How Not to Go to War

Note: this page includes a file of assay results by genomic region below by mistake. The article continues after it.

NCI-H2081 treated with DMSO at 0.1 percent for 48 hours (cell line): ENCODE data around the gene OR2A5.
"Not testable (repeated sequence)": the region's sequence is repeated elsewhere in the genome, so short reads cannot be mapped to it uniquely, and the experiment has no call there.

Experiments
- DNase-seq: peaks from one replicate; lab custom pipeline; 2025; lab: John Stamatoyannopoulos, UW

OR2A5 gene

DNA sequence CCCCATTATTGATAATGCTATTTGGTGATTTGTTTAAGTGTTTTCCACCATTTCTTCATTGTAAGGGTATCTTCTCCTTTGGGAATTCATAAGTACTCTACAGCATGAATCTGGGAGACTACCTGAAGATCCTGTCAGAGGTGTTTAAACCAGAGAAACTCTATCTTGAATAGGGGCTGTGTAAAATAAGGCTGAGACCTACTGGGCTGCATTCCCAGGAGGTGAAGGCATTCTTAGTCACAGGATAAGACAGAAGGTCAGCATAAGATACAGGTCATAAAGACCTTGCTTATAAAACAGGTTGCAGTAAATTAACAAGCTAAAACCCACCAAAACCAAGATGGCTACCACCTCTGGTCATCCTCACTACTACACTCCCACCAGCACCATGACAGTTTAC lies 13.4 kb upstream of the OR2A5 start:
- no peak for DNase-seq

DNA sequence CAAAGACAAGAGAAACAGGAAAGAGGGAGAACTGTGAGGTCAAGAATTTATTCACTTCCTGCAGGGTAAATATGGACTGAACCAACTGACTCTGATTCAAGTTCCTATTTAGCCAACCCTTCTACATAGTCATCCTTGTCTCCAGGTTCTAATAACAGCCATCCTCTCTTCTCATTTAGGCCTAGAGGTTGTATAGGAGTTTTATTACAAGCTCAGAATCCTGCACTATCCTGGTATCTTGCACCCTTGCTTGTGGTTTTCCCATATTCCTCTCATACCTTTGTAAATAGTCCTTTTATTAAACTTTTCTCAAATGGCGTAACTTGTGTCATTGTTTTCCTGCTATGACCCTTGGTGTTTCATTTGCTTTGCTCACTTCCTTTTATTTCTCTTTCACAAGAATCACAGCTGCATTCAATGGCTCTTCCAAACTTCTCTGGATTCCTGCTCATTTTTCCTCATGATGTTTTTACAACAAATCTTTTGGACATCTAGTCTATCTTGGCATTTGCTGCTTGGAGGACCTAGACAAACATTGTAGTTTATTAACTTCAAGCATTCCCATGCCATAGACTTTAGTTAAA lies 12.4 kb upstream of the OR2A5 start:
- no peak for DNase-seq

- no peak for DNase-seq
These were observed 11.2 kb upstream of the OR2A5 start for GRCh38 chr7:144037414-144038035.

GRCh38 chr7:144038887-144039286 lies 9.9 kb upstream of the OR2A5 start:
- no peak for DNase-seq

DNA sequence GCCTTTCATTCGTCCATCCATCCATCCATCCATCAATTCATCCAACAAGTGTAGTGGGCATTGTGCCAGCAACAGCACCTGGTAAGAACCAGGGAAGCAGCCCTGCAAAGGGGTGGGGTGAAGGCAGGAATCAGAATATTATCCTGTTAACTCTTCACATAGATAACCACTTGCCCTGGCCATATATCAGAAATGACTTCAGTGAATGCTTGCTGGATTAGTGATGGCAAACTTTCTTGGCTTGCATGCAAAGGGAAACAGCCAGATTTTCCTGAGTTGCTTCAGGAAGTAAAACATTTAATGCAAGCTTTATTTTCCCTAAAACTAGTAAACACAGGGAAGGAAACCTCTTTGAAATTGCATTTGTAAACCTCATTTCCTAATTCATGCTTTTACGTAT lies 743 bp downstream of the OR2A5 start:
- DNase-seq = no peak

When the drums of war start beating, can cooler heads prevail and negotiations in good faith start? Vijay Mehta has written a useful overview of efforts to create a Department of Peace within governments so that there would be an institutionalized official voice proposing other avenues than war. (1) That Cooler Heads May Prevail – How Not to Go to War   Such proposals are not new. In 1943, Alexander Wiley, a liberal Republican senator had proposed to President Franklin Roosevelt that he establish a cabinet-level post of Secretary of Peace as there was already a Secretary of War. The Secretary of War has now been renamed Secretary of Defense, but the function has not radically changed. A Secretary of Peace in Wiley’s vision would be charged with preempting conflicts before they exploded into violence and proposing peaceful resolutions. In the U.S.A. after the end of the Second World War, in a “never again” atmosphere, other members of Congress suggested the creation of such a Department of Peace. However, such a vision was never transformed into a reality. As the Cold War took up ever more energy and funds, a compromise was reached in 1984 at the time that Ronald Reagan was President. The U.S. Institute of Peace was created and has produced some useful publications and does some conflict resolution training for diplomats and mediators. However, the leadership of the Institute of Peace has not played a visible role in foreign policy formation. One must look elsewhere for cooler voices to cover the beat of the war drums. There is currently a test in real time as the situation in Venezuela grows more complex. There are real possibilities of armed violence, ranging from armed violence within the country to the creation of armed militias operating from Colombia and Brazil…

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